Andy Murray revealed on Monday that he has appointed Frenchwoman Amelie Mauresmo as his coach because he is used to being coached by a woman, and that he was looking for a good listener.
The Briton was coached by his mother Judy in his formative years, and has begun working with the former women’s world number one at the Aegon Championships at the Queen’s Club in London this week.
It was when the 27-year-old spoke to Australian coach Darren Cahill, a member of his entourage, that he was first recommended speaking to the former Australian Open and Wimbledon champion.
He told the BBC: “I mentioned to him that I was thinking about possibly a female coach.
“He thought that Amélie would be a good fit. After I spoke to her I just had a good feeling about her.”
The Dunblane-born player feels that a coach who is willing to listen to him is an important quality to possess, and it is something he valued when he was coached by his mother.
“I found that with my mum especially she listened extremely well,” he said.
“That was something that I felt I needed right now. I have started to listen to my body a lot more, because over the years you start to pick up some things.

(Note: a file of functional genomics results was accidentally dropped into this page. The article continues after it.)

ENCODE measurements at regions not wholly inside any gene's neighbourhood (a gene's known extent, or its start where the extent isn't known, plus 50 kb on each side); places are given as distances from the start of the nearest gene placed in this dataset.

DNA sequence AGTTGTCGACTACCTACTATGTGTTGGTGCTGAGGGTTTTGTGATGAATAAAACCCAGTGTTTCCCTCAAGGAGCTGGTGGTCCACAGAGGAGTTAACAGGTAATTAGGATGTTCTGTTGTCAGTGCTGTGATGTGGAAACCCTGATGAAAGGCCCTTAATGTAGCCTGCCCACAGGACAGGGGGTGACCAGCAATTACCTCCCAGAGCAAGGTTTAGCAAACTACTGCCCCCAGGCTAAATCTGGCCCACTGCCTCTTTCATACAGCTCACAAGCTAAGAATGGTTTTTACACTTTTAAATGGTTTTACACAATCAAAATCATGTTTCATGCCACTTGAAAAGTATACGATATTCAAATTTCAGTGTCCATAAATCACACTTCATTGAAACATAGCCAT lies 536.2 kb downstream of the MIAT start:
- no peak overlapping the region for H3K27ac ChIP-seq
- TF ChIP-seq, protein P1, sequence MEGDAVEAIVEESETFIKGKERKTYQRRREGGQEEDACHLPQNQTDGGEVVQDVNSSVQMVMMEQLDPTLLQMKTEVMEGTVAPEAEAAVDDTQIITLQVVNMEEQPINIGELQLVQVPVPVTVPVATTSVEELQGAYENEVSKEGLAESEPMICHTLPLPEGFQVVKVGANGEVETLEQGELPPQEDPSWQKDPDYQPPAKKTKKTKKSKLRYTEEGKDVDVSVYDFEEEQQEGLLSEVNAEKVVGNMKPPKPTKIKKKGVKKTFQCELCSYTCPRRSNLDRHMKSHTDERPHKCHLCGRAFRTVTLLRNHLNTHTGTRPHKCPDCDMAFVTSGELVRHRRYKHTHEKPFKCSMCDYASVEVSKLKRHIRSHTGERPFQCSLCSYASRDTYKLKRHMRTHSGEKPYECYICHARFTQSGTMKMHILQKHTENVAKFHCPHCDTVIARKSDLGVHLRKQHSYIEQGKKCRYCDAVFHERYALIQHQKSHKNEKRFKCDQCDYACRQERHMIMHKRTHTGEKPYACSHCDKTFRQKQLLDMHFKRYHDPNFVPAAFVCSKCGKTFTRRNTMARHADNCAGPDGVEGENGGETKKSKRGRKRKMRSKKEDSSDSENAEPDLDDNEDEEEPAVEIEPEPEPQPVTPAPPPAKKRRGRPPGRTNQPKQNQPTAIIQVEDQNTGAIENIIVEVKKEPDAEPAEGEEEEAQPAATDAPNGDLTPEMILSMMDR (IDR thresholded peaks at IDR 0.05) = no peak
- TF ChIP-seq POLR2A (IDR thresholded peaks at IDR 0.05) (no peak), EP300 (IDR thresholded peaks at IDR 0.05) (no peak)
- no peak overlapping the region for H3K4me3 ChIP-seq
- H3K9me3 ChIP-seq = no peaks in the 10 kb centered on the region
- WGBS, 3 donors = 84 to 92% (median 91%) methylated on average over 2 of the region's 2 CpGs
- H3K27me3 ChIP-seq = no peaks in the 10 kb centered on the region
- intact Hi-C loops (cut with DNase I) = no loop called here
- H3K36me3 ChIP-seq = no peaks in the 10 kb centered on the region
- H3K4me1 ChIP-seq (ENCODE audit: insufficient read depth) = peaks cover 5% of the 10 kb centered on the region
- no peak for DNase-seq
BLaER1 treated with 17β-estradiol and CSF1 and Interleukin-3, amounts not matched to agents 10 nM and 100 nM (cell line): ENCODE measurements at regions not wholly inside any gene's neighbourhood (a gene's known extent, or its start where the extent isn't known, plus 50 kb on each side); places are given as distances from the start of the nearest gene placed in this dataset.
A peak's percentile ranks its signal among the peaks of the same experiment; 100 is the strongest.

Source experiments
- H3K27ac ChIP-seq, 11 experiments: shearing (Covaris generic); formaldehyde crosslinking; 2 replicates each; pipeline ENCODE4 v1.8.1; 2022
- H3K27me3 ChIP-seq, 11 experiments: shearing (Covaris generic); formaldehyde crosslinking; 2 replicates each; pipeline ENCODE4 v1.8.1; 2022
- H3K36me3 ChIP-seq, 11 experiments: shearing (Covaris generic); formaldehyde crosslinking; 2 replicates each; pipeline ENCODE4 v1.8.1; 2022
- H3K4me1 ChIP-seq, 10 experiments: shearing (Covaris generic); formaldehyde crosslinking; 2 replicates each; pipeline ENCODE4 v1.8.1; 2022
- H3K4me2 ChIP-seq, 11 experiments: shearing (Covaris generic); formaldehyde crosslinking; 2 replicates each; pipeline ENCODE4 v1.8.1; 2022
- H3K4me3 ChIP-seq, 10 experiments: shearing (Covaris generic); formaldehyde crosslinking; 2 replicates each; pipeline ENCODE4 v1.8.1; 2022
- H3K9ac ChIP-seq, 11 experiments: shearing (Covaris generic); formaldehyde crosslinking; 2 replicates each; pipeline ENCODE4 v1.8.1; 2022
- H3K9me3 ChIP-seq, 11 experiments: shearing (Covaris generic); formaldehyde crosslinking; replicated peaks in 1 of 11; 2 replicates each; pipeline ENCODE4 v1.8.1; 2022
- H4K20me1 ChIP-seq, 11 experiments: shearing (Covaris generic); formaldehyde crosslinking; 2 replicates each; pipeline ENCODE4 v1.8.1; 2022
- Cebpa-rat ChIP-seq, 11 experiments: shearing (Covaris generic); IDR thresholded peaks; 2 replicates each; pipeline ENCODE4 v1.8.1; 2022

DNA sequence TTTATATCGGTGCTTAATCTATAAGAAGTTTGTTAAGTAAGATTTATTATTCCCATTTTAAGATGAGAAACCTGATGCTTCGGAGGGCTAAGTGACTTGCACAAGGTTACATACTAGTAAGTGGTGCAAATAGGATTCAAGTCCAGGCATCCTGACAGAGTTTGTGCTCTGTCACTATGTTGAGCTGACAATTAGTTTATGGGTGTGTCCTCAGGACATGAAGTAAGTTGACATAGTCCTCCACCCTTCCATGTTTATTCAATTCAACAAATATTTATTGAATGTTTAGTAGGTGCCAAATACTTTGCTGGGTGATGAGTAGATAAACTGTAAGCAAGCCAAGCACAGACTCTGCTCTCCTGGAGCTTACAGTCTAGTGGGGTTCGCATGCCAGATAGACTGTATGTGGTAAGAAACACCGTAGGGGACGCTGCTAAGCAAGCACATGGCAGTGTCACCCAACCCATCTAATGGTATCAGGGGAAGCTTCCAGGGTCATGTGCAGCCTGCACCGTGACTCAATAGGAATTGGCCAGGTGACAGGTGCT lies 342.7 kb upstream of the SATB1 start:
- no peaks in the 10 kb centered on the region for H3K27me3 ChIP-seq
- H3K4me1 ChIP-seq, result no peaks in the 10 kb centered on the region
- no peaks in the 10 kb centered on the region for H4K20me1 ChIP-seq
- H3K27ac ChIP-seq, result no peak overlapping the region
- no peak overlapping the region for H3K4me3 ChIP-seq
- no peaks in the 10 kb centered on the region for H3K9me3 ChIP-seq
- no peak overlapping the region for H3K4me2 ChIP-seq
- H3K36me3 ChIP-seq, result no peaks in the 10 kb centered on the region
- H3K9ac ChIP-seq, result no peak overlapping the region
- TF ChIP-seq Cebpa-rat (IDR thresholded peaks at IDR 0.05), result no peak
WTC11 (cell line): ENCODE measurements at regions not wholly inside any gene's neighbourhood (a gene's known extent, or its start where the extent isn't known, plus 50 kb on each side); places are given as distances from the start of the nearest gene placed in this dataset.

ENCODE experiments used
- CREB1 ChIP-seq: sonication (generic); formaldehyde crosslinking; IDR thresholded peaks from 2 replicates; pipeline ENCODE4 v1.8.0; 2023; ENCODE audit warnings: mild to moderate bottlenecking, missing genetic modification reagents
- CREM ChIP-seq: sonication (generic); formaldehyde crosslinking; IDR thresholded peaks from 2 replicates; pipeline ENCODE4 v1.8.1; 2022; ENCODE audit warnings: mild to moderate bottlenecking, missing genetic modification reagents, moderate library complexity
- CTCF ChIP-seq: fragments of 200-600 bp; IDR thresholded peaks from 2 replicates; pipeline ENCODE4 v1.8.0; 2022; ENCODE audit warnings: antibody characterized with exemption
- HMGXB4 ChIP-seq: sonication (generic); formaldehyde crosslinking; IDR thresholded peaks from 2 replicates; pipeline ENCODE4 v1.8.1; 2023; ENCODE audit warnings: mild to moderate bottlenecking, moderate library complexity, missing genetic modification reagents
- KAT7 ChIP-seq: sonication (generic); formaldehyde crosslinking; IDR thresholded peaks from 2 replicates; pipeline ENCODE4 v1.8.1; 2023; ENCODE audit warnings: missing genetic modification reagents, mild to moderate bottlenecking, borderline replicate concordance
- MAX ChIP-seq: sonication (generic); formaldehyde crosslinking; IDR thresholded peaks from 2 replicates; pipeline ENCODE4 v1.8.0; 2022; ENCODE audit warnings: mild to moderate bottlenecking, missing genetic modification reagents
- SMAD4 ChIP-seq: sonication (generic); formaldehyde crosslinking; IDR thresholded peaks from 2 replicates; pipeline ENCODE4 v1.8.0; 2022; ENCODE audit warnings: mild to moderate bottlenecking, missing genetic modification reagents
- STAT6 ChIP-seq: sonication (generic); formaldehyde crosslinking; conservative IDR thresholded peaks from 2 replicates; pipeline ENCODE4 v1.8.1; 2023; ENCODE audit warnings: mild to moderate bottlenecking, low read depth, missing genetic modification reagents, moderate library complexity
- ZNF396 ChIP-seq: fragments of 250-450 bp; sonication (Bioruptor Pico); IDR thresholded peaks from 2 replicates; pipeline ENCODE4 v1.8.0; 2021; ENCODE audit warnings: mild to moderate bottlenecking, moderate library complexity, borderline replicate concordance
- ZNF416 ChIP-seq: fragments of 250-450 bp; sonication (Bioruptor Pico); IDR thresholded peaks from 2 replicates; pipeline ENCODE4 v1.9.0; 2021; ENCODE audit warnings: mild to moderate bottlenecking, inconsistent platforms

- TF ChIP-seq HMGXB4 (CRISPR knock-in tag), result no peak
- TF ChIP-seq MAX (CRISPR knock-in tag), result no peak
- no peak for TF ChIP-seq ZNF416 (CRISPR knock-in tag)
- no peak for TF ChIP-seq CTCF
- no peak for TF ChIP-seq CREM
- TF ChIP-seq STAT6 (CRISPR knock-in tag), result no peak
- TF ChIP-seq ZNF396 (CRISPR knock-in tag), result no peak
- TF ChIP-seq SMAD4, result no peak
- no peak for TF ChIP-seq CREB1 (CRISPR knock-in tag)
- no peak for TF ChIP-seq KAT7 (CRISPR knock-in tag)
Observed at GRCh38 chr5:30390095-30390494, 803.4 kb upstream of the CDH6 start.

“ I think it’s important that the people that you work with respect and understand and listen to how you're feeling as well because you can’t just be pushed extremely hard every single day.
“I need to pick my moments during the year where I really go for it in training. That was one of the reasons, but for me it didn’t feel like a strange thing to do just because I grew up with a female coach.”
Murray had been playing without a coach since parting company with Czech-born coach Ivan Lendl in March, who had helped guide him to Grand Slam titles at the US Open and Wimbledon in a partnership which lasted for two years.
Mauresmo has been appointed as his replacement on the back of being the captain for France’s Federations Cup team, and she has also worked with former world number 21 Michael Llodra.
The world number five will be working with Mauresmo at least for the duration of the grass court season, and his first match since appointing his new coach against Paul-Henri Mathieu went without a hitch as he cruised 6-4, 6-4.
He had previously been working with four other members of his team, coaching assistant Dani Vallverdu, physical trainers Matt Green and Jez Little and physio Mark Bender, but Mauresmo took charge of training on Tuesday.
The first aim for Murray’s new coach will be to help him defend his titles at Queen’s and Wimbledon, where he became the first male British player to win the singles title in 77 years last year.
Mauresmo has said that she will be working with the British number one for a “significant number of weeks”, and they will then decide whether to continue their partnership after the grass court season.
Murray is going into the grass court season on strong form, as he has recently seen his world ranking rise by three positions after reaching the semi-finals at the French Open, though he is still yet to reach the final of an ATP tournament in 2014.
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